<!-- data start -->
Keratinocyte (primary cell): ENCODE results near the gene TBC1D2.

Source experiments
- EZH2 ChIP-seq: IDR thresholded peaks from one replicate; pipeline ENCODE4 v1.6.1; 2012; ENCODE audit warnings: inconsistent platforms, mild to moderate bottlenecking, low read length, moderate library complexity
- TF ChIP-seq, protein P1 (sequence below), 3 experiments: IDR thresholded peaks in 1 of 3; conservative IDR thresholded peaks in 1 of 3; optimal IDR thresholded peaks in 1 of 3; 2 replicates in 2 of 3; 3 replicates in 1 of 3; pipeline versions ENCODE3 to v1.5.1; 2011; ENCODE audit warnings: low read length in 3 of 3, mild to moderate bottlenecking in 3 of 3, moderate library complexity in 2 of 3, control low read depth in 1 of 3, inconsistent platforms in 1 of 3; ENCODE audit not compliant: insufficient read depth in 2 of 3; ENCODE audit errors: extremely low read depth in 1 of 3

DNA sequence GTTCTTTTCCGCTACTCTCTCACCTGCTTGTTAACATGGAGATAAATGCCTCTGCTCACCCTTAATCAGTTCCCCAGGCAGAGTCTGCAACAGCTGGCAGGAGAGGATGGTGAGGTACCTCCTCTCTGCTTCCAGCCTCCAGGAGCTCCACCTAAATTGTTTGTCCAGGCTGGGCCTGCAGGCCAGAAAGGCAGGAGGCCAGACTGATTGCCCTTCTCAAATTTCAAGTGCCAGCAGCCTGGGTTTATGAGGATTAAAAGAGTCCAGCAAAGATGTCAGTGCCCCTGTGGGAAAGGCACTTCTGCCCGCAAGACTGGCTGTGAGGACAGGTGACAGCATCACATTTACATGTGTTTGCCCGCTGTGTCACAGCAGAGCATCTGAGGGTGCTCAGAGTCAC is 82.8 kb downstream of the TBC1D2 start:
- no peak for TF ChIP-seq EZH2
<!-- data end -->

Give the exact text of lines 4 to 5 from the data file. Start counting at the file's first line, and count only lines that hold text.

- TF ChIP-seq, protein P1 (sequence below), 3 experiments: IDR thresholded peaks in 1 of 3; conservative IDR thresholded peaks in 1 of 3; optimal IDR thresholded peaks in 1 of 3; 2 replicates in 2 of 3; 3 replicates in 1 of 3; pipeline versions ENCODE3 to v1.5.1; 2011; ENCODE audit warnings: low read length in 3 of 3, mild to moderate bottlenecking in 3 of 3, moderate library complexity in 2 of 3, control low read depth in 1 of 3, inconsistent platforms in 1 of 3; ENCODE audit not compliant: insufficient read depth in 2 of 3; ENCODE audit errors: extremely low read depth in 1 of 3

DNA sequence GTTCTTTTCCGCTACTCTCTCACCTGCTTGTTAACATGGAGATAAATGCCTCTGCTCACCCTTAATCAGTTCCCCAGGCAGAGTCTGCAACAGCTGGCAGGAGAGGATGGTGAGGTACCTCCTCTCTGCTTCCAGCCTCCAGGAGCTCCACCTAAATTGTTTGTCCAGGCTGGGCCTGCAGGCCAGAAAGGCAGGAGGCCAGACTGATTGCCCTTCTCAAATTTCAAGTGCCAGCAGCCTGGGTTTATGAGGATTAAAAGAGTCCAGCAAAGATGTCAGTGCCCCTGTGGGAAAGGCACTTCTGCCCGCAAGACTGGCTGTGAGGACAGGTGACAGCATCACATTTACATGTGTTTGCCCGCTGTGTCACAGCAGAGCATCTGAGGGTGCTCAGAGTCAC is 82.8 kb downstream of the TBC1D2 start: